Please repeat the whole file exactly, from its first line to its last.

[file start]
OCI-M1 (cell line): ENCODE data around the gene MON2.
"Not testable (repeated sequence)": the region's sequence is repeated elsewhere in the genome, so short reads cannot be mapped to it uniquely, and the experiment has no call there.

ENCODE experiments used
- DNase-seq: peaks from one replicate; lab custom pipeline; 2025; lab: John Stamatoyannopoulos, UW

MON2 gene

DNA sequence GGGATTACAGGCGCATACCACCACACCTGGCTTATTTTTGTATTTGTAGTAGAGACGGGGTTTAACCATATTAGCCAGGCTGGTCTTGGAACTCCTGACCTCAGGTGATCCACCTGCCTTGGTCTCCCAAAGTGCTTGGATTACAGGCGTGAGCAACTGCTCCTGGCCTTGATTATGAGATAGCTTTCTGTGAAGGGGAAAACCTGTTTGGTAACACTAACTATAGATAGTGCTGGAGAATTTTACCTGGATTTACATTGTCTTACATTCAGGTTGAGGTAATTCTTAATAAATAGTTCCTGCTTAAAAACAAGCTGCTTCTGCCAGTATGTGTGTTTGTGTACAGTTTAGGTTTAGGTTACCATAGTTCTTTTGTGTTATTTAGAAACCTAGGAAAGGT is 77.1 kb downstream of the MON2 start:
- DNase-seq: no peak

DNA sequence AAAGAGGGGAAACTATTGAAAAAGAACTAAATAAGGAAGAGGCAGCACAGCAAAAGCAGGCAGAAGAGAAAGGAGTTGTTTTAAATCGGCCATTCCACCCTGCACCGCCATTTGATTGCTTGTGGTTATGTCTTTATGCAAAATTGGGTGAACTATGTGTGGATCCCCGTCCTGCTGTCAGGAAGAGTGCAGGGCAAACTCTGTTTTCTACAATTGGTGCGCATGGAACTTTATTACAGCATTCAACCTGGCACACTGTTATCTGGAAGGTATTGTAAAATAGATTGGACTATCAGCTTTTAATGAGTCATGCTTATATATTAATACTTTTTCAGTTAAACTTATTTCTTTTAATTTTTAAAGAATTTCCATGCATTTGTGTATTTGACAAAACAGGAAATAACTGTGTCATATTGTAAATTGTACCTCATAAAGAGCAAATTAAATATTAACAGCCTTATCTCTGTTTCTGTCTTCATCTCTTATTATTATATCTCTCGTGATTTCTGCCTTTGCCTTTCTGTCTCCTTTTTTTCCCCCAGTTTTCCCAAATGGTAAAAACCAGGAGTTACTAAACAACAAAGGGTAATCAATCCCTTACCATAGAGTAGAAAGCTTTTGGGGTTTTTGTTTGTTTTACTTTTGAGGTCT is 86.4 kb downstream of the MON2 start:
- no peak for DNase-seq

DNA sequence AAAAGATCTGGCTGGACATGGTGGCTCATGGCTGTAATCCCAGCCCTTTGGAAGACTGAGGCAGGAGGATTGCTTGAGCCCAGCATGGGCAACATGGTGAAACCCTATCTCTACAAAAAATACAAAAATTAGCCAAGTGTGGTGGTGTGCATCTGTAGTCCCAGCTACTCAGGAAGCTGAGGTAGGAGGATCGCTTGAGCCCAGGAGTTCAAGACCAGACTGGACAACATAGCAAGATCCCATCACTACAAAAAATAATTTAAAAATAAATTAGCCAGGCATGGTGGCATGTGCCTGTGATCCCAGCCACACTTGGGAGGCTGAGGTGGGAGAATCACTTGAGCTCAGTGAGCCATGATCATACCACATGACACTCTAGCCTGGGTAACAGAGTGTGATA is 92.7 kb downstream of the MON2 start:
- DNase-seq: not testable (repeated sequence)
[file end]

OCI-M1 (cell line): ENCODE data around the gene MON2.
"Not testable (repeated sequence)": the region's sequence is repeated elsewhere in the genome, so short reads cannot be mapped to it uniquely, and the experiment has no call there.

ENCODE experiments used
- DNase-seq: peaks from one replicate; lab custom pipeline; 2025; lab: John Stamatoyannopoulos, UW

MON2 gene

DNA sequence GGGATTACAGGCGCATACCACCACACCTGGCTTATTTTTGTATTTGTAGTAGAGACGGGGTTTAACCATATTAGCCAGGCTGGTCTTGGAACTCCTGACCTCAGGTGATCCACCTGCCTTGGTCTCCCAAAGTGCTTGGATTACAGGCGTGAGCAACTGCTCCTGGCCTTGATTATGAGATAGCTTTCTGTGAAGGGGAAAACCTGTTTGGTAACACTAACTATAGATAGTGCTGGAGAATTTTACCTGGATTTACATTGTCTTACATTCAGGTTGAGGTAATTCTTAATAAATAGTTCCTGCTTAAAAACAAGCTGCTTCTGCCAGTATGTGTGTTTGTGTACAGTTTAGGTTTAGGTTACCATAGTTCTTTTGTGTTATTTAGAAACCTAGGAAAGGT is 77.1 kb downstream of the MON2 start:
- DNase-seq: no peak

DNA sequence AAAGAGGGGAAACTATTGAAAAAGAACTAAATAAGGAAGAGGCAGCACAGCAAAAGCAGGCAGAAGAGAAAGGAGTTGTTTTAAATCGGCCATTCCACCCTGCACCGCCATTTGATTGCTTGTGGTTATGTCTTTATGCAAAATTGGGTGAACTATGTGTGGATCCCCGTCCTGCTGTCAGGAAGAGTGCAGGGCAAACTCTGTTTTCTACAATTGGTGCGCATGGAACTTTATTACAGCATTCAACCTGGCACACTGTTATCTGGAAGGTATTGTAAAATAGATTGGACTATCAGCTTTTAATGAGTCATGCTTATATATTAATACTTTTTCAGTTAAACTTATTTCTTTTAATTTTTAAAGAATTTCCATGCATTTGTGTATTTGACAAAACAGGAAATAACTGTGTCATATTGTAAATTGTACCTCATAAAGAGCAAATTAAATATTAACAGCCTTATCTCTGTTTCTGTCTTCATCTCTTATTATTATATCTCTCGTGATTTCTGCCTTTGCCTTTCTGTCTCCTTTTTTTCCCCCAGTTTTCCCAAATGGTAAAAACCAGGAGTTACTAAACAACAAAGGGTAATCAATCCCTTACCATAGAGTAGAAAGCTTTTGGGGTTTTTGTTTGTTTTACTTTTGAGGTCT is 86.4 kb downstream of the MON2 start:
- no peak for DNase-seq

DNA sequence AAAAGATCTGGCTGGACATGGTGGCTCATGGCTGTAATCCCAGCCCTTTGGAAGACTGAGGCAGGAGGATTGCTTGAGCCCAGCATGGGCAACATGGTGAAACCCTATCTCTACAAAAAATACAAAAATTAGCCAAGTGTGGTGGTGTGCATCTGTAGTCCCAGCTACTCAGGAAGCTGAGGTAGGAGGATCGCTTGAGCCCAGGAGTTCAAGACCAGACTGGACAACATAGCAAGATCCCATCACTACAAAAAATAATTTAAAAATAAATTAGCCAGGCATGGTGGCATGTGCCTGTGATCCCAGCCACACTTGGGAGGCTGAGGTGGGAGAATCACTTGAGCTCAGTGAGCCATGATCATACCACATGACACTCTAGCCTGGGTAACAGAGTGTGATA is 92.7 kb downstream of the MON2 start:
- DNase-seq: not testable (repeated sequence)